... a dreamer, massage therapist, naturopath, mother & drop-out social work student living, working and writing in the Blue Mountains. When not occupied with the real world, she writes fantasy.
Published April 12th 2012
As any parent knows, bored and whingy children equals grumpy mums and dads. This list is all about helping them have a good time so you can avoid a headache and resist the urge to throttle your own offspring.
Obviously, what's appropriate in this line up will depend on the age of your kids, their temperament, and of course (let's be real here) your wallet.
Toys at the Christmas Cottage
1. Toy Shop's at Leura
There's a magic about a toy store that brings out the child in every adult. Leura Toy Shop and the Christmas themed Christmas Cottage at Leura Village - that quaintly named little township that exists just prior to hitting Katoomba – are worth a visit. Both are in The Mall (aka the main street). We're not talking Toys R Us, but unique, quality, non mass- produced toys.
If the kids can't be delighted here, they have far too many toys for their own good. A possible bad weather option, if nothing else. Expect to be hit hard in the wallet though.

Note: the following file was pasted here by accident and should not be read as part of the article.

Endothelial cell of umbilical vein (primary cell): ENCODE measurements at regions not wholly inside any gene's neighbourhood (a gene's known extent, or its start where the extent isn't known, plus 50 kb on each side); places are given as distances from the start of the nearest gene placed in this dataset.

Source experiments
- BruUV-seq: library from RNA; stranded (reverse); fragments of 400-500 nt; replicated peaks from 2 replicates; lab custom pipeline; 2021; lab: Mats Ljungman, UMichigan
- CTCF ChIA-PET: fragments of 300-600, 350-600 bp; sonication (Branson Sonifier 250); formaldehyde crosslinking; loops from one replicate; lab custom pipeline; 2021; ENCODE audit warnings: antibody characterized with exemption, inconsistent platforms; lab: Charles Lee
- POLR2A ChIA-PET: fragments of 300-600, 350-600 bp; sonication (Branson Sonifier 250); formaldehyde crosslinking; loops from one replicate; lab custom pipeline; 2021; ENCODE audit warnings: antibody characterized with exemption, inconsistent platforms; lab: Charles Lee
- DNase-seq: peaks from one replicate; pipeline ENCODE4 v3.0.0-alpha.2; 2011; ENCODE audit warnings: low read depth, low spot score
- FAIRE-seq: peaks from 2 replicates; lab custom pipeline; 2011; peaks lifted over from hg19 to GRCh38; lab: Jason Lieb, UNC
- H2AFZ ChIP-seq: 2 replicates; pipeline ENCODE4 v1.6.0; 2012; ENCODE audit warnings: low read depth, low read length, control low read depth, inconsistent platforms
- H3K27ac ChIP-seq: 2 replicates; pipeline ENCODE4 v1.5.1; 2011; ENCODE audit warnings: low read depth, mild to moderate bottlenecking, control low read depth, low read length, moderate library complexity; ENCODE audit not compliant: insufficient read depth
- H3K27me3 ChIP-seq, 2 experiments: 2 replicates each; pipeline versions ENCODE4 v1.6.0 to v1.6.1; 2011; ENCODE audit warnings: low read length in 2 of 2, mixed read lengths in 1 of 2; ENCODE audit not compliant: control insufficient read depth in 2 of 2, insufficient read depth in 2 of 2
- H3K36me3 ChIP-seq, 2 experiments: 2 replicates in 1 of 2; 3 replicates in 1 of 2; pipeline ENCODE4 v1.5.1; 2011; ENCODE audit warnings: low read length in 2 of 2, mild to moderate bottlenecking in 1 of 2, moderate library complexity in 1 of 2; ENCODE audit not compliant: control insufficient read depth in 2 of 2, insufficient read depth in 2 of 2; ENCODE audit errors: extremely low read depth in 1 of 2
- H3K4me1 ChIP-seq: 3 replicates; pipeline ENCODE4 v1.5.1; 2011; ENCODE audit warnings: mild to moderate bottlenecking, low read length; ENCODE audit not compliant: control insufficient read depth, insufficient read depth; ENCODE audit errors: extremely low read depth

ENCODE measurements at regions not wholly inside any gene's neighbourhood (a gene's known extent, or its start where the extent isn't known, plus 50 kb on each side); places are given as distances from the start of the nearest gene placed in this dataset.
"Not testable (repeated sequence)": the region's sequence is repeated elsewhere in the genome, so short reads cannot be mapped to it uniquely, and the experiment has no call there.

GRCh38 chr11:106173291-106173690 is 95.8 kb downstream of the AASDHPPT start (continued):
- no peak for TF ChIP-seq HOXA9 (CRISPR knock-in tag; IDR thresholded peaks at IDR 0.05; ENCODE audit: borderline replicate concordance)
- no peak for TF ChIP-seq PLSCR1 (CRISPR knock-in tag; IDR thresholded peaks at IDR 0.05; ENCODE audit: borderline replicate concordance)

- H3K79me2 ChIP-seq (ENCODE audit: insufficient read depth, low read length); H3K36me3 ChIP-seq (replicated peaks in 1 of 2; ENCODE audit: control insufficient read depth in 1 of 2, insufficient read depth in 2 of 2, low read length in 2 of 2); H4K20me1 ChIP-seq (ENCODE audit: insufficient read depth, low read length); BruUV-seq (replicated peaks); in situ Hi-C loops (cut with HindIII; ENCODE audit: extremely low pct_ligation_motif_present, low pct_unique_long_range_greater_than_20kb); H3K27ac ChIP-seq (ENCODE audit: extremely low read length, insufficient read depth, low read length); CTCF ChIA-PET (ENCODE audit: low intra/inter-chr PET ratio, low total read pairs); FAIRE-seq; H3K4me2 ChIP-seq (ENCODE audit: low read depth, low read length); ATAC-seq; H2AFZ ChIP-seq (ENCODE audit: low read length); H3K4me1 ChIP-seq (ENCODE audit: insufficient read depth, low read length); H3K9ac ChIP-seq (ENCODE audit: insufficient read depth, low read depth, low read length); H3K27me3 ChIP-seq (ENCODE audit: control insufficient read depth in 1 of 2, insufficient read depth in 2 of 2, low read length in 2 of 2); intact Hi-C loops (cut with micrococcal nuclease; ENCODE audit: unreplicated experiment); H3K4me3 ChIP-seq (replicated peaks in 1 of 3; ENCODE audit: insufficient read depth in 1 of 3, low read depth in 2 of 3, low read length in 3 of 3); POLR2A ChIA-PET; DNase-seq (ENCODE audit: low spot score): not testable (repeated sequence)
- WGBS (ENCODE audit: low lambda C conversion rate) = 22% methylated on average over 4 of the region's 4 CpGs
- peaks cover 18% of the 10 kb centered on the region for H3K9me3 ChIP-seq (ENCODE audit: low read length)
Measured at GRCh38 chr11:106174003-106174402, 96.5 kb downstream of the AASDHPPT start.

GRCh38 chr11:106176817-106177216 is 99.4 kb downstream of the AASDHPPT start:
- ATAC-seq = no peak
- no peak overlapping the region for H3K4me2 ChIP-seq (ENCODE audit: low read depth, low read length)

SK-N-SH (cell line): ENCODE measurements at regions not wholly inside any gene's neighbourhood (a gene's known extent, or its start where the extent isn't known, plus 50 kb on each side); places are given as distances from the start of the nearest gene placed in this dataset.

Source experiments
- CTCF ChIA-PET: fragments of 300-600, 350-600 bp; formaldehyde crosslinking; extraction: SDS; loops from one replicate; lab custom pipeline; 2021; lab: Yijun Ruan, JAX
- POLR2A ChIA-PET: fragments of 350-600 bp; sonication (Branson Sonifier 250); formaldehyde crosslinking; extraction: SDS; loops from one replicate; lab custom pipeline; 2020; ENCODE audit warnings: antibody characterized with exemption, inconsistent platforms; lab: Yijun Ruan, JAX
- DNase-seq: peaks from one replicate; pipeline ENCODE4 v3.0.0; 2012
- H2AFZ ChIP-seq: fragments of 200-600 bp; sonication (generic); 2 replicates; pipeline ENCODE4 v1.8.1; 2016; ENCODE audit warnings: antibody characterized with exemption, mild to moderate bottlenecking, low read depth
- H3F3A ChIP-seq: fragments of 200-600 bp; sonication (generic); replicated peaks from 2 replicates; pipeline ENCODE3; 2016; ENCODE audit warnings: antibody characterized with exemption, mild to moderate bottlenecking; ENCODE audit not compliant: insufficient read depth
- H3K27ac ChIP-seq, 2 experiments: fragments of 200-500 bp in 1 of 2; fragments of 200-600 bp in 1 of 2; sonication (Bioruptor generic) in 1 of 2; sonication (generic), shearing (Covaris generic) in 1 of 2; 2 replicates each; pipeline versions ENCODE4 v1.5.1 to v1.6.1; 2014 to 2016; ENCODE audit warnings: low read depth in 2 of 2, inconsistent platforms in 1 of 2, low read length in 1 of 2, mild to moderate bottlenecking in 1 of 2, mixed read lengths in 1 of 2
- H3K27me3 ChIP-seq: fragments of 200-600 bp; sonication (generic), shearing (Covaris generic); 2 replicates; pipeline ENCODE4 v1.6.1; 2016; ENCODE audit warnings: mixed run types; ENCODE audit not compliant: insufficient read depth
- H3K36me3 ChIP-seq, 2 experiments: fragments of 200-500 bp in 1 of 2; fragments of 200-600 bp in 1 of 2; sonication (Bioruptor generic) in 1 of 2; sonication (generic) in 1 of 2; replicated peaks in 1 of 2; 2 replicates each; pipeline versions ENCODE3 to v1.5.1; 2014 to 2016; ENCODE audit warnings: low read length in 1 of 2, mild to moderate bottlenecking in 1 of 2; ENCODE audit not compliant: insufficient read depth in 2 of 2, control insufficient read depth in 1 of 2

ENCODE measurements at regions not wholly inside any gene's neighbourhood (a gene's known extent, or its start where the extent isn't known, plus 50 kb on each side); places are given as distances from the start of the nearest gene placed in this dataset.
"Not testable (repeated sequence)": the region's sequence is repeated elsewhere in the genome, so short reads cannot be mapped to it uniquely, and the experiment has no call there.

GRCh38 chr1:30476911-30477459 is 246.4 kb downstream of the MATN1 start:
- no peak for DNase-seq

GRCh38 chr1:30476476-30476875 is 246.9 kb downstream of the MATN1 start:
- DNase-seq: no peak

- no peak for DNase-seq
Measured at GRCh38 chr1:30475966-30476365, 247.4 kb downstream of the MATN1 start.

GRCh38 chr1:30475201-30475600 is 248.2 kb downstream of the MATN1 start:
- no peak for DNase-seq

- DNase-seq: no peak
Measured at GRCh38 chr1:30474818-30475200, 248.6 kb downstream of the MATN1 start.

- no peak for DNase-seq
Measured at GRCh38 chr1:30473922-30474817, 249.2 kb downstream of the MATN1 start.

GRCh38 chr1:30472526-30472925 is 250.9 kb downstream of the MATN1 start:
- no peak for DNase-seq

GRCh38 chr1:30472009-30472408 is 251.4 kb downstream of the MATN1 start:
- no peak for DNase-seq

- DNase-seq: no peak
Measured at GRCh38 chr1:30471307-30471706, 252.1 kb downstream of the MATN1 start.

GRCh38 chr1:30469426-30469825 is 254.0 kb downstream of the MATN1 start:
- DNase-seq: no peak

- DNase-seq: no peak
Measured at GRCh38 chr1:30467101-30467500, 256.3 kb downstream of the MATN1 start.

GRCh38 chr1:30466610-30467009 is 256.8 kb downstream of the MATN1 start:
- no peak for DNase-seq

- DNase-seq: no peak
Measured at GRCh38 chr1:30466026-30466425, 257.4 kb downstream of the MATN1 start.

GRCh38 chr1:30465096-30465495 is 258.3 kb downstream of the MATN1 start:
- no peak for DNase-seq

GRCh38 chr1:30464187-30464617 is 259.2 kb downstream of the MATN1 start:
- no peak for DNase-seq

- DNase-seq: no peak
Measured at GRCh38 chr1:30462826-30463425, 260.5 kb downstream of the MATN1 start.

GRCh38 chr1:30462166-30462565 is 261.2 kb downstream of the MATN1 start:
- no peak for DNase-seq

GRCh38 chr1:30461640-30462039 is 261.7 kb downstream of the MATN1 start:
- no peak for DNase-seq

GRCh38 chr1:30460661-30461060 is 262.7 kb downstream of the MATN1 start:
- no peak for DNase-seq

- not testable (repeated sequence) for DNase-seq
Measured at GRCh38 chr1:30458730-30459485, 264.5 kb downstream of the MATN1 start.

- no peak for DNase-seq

Of the two, Leura Toy Shop has more room to browse. On my last visit, I found the staff friendly and tolerant of my child's natural propensity to want to manhandle everything. This wasn't the case at the Christmas Cottage, a small cramped shop a few doors down. Still, the magical displays make it worth a look. Expect to be trodden on by others cramming into the small galley type space.
Leura Toy Shop - delightful!
You can also find a smaller selection of kids toys at Leura Gift's and Homewares, next to the Christmas Cottage.
2. Scenic World
Apart from the Three Sisters, this is the main tourist hub in Katoomba so expect to find crowds and expect it to cost you. Scenic World is an agglomeration of tourist type activities - operated by the Hammon family - that include the Scenic Railway, Cable car, Skyway, revolving restaurant, cafe, plus souvenir shop and a constructed platform walk through the bush.
Prices vary depending on whether you take the Skyway ride and Valley ride combo or one of those alone. For example a return trip down into the valley on either the Railway or Cableway is $21 for an adult and $10 for a child between 10-14 years. For the full range of prices and packages see the Scenic World website.